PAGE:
Progressives covet power and control. By beginning with a premise that our republic is innately flawed, progressives feel empowered to use any means necessary to upend the status quo and bring about utopian change. The goal is to occupy as much of the federal bureaucracy and branches of government as possible, and to exploit them for progressive ends, regardless of established law, rule or precedent. With the executive, progressives enhance presidential power; with the legislative, they flout the rules and ram their agenda through Congress; with the judicial, they pack the courts and build up their cache of case law to fit their aims.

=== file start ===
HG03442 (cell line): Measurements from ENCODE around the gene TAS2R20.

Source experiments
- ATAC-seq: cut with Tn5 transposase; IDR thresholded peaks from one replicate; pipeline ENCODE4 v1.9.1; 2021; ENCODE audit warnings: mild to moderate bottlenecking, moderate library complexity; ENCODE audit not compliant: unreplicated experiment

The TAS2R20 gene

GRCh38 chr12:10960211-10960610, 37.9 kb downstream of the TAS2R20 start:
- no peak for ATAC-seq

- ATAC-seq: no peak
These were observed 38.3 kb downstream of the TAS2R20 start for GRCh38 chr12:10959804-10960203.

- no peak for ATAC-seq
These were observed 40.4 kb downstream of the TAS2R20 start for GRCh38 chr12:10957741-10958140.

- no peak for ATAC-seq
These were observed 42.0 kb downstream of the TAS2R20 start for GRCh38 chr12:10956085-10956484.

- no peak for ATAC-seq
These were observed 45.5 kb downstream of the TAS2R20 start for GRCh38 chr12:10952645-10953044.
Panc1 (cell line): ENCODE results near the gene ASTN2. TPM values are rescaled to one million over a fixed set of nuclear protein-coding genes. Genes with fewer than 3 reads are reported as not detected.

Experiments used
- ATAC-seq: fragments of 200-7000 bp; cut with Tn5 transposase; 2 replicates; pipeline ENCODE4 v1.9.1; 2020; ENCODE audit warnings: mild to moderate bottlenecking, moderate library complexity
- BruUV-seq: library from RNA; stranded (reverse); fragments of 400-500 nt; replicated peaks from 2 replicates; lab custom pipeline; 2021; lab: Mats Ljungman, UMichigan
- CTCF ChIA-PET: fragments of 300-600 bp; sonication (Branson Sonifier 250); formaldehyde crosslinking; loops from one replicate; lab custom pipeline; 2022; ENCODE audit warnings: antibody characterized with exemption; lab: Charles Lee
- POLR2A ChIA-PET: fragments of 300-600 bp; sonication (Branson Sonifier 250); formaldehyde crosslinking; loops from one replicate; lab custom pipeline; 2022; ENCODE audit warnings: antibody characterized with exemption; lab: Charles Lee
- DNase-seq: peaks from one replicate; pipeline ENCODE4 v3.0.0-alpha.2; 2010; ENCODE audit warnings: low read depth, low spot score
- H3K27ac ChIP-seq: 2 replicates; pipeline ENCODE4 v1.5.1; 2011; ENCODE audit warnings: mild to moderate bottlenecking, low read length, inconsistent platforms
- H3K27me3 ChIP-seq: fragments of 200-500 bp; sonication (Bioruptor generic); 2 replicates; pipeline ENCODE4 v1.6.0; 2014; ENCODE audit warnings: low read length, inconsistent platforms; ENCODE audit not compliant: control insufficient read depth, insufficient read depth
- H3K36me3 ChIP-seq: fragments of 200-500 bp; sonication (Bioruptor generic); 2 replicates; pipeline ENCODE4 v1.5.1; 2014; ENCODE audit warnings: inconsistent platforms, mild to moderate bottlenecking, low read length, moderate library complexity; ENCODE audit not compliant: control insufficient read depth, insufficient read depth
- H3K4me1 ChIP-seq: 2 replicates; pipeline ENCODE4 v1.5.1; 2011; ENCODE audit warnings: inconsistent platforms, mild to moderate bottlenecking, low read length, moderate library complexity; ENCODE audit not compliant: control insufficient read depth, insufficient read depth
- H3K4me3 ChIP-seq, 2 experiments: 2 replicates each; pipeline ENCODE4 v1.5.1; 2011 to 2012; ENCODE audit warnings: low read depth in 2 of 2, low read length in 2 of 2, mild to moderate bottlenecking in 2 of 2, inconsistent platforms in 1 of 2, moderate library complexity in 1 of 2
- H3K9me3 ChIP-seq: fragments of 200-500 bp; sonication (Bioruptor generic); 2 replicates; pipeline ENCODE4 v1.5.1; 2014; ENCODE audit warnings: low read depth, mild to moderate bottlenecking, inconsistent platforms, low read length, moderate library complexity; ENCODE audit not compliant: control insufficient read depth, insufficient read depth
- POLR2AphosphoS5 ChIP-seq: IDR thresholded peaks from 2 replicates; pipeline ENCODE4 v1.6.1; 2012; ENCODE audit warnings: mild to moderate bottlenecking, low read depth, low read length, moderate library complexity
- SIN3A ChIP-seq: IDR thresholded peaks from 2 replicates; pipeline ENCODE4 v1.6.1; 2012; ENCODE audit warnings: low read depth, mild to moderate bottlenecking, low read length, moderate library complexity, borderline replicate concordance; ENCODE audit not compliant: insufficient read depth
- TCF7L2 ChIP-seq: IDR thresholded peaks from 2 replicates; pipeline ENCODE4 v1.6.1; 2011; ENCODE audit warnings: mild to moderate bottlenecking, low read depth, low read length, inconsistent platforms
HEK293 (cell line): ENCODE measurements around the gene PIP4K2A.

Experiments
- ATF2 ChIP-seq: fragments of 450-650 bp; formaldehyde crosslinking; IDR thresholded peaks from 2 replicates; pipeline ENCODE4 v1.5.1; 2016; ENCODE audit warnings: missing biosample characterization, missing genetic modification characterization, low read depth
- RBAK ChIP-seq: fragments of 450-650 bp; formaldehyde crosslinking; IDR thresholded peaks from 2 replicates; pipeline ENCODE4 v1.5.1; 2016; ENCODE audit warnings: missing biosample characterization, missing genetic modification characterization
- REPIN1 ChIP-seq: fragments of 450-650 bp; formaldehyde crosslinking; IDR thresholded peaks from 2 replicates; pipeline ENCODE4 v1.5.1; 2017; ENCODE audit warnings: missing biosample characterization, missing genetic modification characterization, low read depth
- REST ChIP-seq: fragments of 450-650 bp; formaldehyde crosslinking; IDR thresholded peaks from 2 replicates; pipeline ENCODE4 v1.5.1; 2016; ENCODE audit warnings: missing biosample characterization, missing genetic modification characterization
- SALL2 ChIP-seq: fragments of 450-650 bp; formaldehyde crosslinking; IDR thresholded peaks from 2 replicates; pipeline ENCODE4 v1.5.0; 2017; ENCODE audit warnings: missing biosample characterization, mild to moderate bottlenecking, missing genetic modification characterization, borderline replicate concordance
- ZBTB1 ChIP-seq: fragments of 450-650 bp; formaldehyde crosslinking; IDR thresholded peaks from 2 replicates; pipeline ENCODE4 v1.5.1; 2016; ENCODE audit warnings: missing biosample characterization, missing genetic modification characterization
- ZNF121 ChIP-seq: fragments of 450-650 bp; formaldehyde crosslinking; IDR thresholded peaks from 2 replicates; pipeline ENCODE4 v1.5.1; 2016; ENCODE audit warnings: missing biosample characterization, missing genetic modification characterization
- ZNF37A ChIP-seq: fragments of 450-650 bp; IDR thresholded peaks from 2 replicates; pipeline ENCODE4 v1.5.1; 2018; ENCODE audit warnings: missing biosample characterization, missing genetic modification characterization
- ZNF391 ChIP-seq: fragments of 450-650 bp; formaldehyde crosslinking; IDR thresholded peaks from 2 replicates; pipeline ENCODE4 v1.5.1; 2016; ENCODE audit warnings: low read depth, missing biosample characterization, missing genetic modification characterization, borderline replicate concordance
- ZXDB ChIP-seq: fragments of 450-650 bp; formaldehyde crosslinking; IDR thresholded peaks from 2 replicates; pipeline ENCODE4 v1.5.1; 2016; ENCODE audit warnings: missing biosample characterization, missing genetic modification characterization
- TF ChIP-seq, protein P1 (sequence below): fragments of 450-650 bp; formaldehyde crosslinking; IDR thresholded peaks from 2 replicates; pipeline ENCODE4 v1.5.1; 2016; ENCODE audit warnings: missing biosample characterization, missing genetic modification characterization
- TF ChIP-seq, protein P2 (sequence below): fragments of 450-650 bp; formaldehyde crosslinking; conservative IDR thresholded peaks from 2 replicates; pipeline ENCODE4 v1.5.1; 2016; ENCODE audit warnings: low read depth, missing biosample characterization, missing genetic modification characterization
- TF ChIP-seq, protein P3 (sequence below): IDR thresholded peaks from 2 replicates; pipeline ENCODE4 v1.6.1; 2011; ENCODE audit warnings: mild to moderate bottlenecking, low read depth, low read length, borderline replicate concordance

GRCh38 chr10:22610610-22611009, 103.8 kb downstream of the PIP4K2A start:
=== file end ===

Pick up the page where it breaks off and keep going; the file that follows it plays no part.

They are lawless because it suits them to be. Nothing is above the agenda. When you’re grounded not in principle or dogma but in the material achievement of tangible power, the law is a mere nuisance. The only way to reverse course in this country is to make the Constitution and our principled traditions of liberty and individual freedom cool again. I think individual liberty and free markets are pretty freaking cool, but they are not self-evidently so. Principles of liberty need to be reclaimed and renewed by the mass American electorate. No government or central planner can make that happen. Only the people can.